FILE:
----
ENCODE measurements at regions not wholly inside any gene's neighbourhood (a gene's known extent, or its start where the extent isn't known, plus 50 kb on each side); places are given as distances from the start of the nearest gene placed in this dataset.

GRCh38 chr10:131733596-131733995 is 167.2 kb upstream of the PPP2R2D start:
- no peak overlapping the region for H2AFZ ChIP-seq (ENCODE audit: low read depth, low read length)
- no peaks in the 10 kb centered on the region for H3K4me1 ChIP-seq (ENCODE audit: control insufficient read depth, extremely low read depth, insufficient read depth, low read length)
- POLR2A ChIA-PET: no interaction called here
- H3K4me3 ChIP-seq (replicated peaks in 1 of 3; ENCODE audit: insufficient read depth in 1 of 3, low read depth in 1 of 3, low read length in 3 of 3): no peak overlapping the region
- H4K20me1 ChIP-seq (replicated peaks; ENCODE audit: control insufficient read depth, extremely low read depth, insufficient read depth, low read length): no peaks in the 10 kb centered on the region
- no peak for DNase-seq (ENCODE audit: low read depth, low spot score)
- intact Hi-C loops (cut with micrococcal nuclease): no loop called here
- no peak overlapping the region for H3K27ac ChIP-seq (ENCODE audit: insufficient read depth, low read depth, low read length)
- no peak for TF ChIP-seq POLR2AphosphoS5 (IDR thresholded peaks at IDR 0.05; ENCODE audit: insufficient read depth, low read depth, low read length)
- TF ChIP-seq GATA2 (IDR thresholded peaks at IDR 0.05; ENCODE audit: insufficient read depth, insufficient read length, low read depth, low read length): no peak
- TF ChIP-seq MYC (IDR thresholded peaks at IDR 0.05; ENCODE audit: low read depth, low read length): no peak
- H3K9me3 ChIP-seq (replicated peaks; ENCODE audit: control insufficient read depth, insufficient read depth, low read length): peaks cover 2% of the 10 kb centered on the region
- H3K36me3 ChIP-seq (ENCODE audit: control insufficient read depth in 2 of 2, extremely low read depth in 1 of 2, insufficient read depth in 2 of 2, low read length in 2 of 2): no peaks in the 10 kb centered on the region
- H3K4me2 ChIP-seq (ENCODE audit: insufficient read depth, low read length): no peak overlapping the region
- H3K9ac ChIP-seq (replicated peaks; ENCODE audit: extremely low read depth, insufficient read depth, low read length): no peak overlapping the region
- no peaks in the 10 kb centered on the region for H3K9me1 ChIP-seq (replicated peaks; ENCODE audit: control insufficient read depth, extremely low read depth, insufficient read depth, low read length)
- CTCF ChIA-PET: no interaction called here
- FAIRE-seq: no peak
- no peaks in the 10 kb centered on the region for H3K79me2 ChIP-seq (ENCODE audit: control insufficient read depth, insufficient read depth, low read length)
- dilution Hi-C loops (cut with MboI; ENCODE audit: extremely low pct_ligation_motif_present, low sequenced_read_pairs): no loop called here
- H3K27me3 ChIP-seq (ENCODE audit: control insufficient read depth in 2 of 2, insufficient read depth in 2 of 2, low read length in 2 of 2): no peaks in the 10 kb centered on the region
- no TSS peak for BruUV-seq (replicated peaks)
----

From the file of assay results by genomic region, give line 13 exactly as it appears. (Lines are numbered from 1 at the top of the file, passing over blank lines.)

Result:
- TF ChIP-seq MYC (IDR thresholded peaks at IDR 0.05; ENCODE audit: low read depth, low read length): no peak